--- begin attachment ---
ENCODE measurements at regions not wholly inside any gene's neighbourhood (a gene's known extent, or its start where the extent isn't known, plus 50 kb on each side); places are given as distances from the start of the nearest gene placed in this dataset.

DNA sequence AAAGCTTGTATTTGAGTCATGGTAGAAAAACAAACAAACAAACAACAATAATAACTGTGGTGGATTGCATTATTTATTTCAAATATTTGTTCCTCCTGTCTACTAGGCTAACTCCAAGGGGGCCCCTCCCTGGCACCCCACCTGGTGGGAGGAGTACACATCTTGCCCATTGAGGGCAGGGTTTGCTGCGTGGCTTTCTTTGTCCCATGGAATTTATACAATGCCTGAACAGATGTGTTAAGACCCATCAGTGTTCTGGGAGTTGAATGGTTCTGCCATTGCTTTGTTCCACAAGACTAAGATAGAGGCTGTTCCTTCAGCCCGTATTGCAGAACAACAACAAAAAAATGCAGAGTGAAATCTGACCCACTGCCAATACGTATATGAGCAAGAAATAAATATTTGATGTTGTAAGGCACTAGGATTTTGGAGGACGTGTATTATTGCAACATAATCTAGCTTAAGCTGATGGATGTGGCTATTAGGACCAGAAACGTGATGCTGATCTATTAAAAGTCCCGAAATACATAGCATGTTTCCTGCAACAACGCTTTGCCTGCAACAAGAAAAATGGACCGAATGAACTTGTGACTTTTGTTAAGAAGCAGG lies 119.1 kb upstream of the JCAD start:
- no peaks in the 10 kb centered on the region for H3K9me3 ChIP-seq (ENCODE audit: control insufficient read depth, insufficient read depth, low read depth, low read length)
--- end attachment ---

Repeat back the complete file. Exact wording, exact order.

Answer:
ENCODE measurements at regions not wholly inside any gene's neighbourhood (a gene's known extent, or its start where the extent isn't known, plus 50 kb on each side); places are given as distances from the start of the nearest gene placed in this dataset.

DNA sequence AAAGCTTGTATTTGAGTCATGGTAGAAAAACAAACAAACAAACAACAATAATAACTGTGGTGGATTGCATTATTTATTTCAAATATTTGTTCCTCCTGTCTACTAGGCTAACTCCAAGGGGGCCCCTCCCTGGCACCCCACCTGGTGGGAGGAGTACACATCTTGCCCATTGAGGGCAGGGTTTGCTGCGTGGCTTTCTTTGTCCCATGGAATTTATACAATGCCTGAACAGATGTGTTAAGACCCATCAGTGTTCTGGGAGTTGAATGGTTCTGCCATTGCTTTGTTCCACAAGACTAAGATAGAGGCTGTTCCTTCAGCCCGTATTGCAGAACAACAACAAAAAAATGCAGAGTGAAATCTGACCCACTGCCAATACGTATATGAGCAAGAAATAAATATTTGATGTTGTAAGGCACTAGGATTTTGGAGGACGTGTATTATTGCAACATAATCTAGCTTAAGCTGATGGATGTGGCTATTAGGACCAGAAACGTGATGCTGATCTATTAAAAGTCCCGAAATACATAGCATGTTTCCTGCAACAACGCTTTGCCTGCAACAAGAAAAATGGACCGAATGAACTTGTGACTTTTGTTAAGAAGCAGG lies 119.1 kb upstream of the JCAD start:
- no peaks in the 10 kb centered on the region for H3K9me3 ChIP-seq (ENCODE audit: control insufficient read depth, insufficient read depth, low read depth, low read length)